It may seem obvious to industry insiders, but it’s worth reviewing the power of good project management when it comes to working with graphic designers, copywriters, creative directors, and web developers. Most importantly, each of these team members should be aware of all of the important project dates and goals. So, how can project managers keep creatives up to date on important dates and timelines, especially when these data points often change in the middle of a project? One helpful practice is to keep a calendar, which is accessible to all team members, in a place that is centrally located. For such a location there is often a default reference page, or dashboard, on every major project management software package like WorkBook or Confluence. Another technique, which should accompany centralized date-keeping, and which is no less important, is the practice of reiterating important dates, especially those that have recently been modified, in all internal and external communication. Sending a brief check-in email to your designers? Why not include a table reminding the team of upcoming deliverables and their respective due dates? Thankfully, such information can be conveniently stored on your project management dashboard. So a quick copy and paste is all it takes.
Executing the Design
Switching roles to the perspective of the creative, many of the same principles apply when considering the task of designers and artistic directors collaborating with CFOs and project managers. One way of describing this shift in perspective is to simply invert the advice we covered above. For instance, if managing dates in today’s agile advertising industry is a challenge for those in organizational roles, as a creative it should be considered a primary responsibility to help project managers keep track of timelines.
Imagine two designers. Both are great at their craft, but Designer A spends more time following up with the client following their design meeting. Designer A asks key questions to confirm the direction of the project, along with how the project works with the client’s overall vision. Rather than spending this time following up with the client to clarify the direction, however, Designer B immediately goes to work and spends twice as long as designer A on the initial wireframes. It should go without saying that designer A was, by far, more successful with the client. And, more importantly, designer A saved the agency a significant amount of profit by using fewer work hours while, ultimately, delivering the project ahead of schedule. The moral of the story for creatives? Communicate, communicate, communicate! Ask for clarity when anything seems less than completely transparent. Creatives should anticipate any potential misunderstandings among themselves, the rest of the team, and/or the client. Parts of the project that seem less certain in terms of the timeline should be highlighted. Where are the “known unknowns”? What are the “unknown unknowns”? No designer should be too proud to inquire and inform their team of vital information.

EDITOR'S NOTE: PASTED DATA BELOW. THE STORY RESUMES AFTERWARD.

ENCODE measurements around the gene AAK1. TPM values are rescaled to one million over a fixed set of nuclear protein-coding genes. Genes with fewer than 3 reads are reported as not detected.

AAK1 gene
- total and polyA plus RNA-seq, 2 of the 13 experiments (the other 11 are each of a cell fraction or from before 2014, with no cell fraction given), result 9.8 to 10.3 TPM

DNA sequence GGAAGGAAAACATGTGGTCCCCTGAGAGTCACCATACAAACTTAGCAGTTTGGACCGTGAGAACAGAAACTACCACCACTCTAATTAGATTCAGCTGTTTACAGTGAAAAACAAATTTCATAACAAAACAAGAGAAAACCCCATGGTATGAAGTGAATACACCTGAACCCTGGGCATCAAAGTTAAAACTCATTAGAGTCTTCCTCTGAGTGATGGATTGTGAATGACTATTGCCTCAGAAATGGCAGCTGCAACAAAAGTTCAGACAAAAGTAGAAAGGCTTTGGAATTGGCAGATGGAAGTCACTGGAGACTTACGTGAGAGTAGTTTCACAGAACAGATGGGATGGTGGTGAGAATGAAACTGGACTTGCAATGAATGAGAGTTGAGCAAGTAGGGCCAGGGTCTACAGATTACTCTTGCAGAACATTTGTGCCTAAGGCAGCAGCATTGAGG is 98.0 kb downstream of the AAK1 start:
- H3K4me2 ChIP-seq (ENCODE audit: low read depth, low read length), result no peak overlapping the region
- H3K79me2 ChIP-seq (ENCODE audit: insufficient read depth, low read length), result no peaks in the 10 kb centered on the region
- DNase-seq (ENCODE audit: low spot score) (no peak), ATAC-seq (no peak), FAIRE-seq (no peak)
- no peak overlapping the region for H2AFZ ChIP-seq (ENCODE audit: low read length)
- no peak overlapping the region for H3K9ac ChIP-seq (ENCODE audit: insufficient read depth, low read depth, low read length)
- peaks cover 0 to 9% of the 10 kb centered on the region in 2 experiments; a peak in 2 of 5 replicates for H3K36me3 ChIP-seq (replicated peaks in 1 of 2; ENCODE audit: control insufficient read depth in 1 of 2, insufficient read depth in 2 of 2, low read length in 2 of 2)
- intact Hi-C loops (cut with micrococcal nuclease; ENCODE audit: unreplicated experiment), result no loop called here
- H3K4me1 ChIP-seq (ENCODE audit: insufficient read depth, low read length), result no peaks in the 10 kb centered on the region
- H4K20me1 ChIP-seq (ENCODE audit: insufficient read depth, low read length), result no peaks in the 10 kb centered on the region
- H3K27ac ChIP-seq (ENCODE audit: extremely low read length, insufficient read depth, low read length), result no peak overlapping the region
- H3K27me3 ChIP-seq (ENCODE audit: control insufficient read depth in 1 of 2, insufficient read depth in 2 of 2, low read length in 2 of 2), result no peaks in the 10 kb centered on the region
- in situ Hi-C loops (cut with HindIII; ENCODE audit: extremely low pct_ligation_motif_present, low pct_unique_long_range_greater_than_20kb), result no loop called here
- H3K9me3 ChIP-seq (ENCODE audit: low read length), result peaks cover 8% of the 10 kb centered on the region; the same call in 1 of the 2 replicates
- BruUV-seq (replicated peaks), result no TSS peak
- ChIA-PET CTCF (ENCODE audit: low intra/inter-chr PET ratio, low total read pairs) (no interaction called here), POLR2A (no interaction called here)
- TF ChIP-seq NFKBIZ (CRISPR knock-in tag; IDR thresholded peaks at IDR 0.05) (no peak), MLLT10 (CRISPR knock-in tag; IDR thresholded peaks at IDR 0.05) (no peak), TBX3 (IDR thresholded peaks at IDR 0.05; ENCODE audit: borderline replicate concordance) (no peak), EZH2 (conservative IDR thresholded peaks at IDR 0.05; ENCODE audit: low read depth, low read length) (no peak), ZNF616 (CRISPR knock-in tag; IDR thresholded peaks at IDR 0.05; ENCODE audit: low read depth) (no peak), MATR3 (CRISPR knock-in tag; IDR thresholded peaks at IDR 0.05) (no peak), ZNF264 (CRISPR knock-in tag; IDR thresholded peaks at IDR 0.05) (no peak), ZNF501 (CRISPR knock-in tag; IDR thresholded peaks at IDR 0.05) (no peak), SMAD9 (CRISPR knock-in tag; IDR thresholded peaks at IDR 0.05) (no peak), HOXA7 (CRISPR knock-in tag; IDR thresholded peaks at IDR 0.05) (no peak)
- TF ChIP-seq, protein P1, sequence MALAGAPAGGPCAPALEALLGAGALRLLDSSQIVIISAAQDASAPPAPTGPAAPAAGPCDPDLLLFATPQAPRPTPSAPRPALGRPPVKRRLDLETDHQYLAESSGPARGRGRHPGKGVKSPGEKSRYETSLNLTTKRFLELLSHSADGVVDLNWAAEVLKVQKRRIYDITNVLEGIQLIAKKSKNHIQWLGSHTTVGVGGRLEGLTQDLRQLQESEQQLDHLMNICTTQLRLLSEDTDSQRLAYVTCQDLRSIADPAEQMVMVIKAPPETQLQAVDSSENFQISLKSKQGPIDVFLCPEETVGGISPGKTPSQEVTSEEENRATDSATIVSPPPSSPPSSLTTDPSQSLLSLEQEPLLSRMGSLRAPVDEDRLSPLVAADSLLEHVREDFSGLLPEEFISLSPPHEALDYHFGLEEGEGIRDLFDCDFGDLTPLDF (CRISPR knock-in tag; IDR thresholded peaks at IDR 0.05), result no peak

The disparities between right-brained creatives and left-brained, executives, and project managers may at first seem insurmountable. These personality traits relate to cognitive abilities that become encouraged, perhaps at an early stage of life, and then become reinforced through professional specialization. Despite a lack of scientific support for the left brain/right brain theory, there is plenty of social evidence for its continued relevance—especially in today’s advertising industry. One excels in math early on and is then admitted into a fast-track MBA program, only later to become a highly successful CFO. Or, one shows a talent for drawing, is accepted into design school, and then becomes an all-star designer for a top agency. In neither of these cases is anything said about the ability of either personality type to deal effectively with the other. But when considered carefully—whether you are a creative looking to collaborate better with CFOs, or an executive looking to relate more directly to your creative team—there are specific strategies for crossing the seemingly unbridgeable divide between cognitive hemispheres.
Whether right-brained or left-brained, together we can make the digital agency world a better place to work.